Historic rainy period continues
By Skip Rigney
As of Friday morning, July 16, it has rained somewhere in Pearl River County every day for the past four weeks. On all but four of those 28 days, it has rained almost everywhere in Pearl River County. That’s according to data from the National Weather Service (NWS) radar in Slidell and several rain gauges scattered throughout the county.
This has been one of the rainiest stretches on record, not only in our county but in surrounding areas of southern Mississippi, southeast Louisiana, and southern Alabama. One Pearl River County rain gauge reported 15 consecutive days with rain.
For comparison, here are the records for most consecutive days with measurable rainfall from nearby regional stations with historical data spanning periods from 30 to 125 years: Poplarville (13), Bogalusa (15), Slidell (11), Hattiesburg (14), Gulfport (13), Biloxi (14), New Orleans (16), and Mobile (17). Almost all of these record streaks occurred during the summer months of June, July, or August, although a few were tied by equivalent streaks in the winter.
This past Wednesday and Thursday were two of only three days during the past four weeks when the NWS radar indicated that rain fell on half or less of Pearl River County. The subtropical ridge of high pressure centered over the Atlantic Ocean, sometimes called the “Bermuda High,” temporarily extended further westward into our area and suppressed the number of showers that popped up Wednesday and Thursday.
However, the reduction in showers appears to have been only temporary. The Bermuda High has once again pulled back from the central Gulf States.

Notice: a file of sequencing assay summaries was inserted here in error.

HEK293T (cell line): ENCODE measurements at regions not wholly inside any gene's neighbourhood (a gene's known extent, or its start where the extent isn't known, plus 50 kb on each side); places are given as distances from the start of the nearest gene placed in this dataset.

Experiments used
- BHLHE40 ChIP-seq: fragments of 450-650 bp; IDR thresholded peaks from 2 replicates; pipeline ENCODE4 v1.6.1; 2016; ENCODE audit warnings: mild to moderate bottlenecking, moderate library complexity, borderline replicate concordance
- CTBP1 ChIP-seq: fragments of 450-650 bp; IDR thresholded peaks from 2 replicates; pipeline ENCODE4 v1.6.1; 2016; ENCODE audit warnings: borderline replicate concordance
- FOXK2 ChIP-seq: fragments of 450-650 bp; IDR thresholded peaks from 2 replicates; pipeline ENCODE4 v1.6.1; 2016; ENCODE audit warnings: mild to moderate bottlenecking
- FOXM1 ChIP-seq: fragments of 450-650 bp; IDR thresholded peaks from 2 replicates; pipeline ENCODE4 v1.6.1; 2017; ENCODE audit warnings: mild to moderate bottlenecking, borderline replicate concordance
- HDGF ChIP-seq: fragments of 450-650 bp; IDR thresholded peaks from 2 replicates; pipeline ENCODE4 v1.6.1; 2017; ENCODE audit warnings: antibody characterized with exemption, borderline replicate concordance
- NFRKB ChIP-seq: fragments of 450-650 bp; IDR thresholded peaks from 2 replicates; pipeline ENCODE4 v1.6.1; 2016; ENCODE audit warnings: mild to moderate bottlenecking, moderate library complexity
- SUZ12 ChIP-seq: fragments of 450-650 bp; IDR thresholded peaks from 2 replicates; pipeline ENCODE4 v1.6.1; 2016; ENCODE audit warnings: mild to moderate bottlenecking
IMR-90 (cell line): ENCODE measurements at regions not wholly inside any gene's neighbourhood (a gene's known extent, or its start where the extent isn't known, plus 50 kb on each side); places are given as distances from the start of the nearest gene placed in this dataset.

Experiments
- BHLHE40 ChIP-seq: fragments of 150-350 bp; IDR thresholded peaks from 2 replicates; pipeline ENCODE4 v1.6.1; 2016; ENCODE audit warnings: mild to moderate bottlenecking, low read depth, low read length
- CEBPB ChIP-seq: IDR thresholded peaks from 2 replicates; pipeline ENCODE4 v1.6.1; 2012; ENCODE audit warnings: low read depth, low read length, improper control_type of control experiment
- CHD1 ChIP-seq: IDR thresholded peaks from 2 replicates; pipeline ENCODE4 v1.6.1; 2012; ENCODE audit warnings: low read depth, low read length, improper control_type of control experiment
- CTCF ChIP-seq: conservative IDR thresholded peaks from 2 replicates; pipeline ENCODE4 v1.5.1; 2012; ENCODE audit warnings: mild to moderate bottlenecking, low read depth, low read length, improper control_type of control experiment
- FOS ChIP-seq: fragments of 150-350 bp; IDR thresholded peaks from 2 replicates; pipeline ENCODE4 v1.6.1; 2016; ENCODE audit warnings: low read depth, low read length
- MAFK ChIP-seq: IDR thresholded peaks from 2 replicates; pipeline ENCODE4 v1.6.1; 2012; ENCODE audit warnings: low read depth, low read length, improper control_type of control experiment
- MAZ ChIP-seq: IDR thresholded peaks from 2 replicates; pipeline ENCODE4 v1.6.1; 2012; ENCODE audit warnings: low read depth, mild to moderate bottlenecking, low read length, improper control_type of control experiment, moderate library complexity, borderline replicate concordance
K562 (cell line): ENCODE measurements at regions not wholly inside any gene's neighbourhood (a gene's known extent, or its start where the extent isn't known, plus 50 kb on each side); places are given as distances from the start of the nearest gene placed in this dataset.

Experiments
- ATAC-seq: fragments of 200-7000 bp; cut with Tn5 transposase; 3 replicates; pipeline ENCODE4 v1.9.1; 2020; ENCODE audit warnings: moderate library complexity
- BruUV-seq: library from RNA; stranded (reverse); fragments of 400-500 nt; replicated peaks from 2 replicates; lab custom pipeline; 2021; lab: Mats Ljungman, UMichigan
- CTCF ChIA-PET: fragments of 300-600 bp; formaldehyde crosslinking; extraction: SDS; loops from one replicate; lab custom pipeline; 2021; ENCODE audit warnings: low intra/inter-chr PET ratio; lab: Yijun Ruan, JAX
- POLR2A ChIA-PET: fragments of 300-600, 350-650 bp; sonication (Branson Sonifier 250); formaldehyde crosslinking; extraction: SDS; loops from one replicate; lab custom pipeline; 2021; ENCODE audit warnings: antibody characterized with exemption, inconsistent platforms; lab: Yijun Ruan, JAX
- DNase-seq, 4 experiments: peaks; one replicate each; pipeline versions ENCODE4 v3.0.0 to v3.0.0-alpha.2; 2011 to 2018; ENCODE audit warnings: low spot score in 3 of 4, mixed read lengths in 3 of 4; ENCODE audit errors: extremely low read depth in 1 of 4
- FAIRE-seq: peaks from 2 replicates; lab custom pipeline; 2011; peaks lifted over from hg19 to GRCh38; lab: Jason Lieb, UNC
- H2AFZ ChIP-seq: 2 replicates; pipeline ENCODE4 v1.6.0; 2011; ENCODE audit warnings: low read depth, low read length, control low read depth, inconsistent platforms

As during most of this summer, during the upcoming week, southern portions of Louisiana, Mississippi, Alabama, and the Florida Panhandle are forecast to be in an area of lower pressure between the Bermuda High to our east and another high pressure system over the western United States.
In the absence of the sinking air motion associated with high pressure systems, our warm, muggy air will continue to bubble upward each day, forming puffy clouds, some of which become rain clouds.
The weakness in the pressure field across the central Gulf of Mexico and northern Gulf Coast will become a more serious concern if it persists into August. Tropical disturbances in the Carribean Sea will tend to be drawn toward that weakness in the pressure field.
There are two additional disturbing signals as we head toward the peak of the hurricane season. First, one long-range computer model is predicting that high pressure will tend to be stronger-than-normal over southeastern Canada from August through October. That pattern typically blocks tropical storms and hurricanes from re-curving over the western Atlantic, and instead sends them further westward toward the southeastern United States.
The second caution flag is that there’s a better than even chance that the tropical Pacific Ocean will head back into the cool phase known as La Nina during the September-November period.
La Nina is usually associated with lower wind shear over the tropical Atlantic, and thus a more active hurricane season. La Nina was in place last fall and was one of the factors that resulted in 2020 being the busiest Atlantic hurricane season on record.